Food & Paper: How the brain tracks the precision of a beat bin - musical, behavioral and neurophysiological perspectives (Anne Danielsen & Sabine Leske)
This week's Food & Paper will be given by Anne-Danielsen and Sabine Leske from RITMO on how the brain tracks the precision of a beat bin
The internal beat or pulse in the listener is not a single point in time, but has a shape and a width and can be described via a probability distribution. This phenomenon has been conceptualized in the beat bin thoery (Danielsen 2010). The internal beat bin of the listener varies systematically with the precision needed in the given musical or sonic context. Anne and Sabine will present behavioral evidence for this phenomenon and a first attempt to reveal the underlying neural mechanism behind the flexible adaptation to the precision of the current beat bin context. They will present effects of acoustic factors on the perceptual center and the beat bin, as well as preliminary results on how neural oscillatory activity might represent a neural mechanism behind this phenomenon.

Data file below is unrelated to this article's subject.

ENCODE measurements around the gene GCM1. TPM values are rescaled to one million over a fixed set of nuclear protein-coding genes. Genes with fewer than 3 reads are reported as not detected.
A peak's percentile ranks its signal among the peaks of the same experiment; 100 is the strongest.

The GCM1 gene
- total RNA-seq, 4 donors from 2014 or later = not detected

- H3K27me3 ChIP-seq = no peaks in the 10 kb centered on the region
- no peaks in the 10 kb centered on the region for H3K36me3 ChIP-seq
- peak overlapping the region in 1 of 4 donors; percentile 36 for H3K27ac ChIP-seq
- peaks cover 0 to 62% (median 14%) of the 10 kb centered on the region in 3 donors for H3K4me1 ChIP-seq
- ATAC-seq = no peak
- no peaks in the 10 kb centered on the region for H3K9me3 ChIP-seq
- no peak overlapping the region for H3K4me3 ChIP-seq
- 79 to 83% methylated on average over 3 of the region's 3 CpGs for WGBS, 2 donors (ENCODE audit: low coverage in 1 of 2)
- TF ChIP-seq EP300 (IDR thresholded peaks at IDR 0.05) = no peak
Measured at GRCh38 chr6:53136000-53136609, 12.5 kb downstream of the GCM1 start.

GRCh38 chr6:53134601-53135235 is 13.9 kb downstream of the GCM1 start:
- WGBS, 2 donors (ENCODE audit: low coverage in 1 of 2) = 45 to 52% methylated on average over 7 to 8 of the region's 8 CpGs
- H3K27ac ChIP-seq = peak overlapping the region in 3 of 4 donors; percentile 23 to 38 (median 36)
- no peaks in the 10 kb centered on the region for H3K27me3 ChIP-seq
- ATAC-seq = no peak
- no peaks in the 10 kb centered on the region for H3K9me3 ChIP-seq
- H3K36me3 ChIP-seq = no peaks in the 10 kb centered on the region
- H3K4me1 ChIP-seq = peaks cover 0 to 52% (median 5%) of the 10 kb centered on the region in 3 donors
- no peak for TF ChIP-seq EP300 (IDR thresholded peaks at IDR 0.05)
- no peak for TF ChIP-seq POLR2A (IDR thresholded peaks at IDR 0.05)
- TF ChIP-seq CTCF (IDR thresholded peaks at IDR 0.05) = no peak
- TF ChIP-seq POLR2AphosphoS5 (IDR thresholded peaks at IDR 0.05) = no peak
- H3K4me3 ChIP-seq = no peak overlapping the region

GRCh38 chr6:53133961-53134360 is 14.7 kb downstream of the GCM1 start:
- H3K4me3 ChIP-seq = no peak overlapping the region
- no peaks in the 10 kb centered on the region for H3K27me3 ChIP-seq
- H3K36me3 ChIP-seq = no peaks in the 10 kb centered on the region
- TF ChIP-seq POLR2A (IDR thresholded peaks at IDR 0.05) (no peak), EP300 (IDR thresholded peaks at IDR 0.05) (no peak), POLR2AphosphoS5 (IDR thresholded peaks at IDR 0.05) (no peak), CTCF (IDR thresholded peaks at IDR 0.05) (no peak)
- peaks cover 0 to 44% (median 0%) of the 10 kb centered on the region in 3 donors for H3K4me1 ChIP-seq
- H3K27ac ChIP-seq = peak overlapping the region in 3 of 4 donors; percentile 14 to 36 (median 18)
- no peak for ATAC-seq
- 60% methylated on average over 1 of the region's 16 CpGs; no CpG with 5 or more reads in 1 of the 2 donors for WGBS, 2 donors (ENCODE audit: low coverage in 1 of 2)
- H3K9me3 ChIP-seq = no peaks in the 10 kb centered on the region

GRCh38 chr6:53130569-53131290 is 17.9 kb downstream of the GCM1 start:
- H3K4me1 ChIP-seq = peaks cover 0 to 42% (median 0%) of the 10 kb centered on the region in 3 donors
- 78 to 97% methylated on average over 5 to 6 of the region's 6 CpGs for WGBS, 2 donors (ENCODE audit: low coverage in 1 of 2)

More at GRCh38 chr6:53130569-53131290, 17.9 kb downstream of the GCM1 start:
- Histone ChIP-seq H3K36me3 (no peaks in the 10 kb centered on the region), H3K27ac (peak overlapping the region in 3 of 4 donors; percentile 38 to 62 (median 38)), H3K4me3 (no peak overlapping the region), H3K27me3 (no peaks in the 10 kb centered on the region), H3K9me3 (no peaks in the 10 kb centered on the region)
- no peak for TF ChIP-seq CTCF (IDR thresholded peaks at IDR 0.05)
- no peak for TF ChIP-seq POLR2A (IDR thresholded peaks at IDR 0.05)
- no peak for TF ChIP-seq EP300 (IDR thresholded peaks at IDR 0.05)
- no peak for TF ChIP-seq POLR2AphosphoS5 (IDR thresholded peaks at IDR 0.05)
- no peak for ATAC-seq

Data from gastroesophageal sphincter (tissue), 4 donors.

Anne Danielsen is Professor of Musicology and Director of RITMO. She has published widely on theoretical, aesthetic, cultural and perceptual aspects of rhythm, groove and technology in postwar African-American popular music. The focus of her current research in the TIME project is how temporal and sonic features interact and shape the production and perception of musical microrhythm.
Sabine Leske is a postdoctoral fellow at RITMO. She studied Psychology at the Technical University of Berlin and holds a Doctor of Natural Sciences from the University of Konstanz. The focus of her research has been the involvement of neural oscillations in auditory perception. Her current interest is how the brain forms predictions about the timing and the content of auditory events.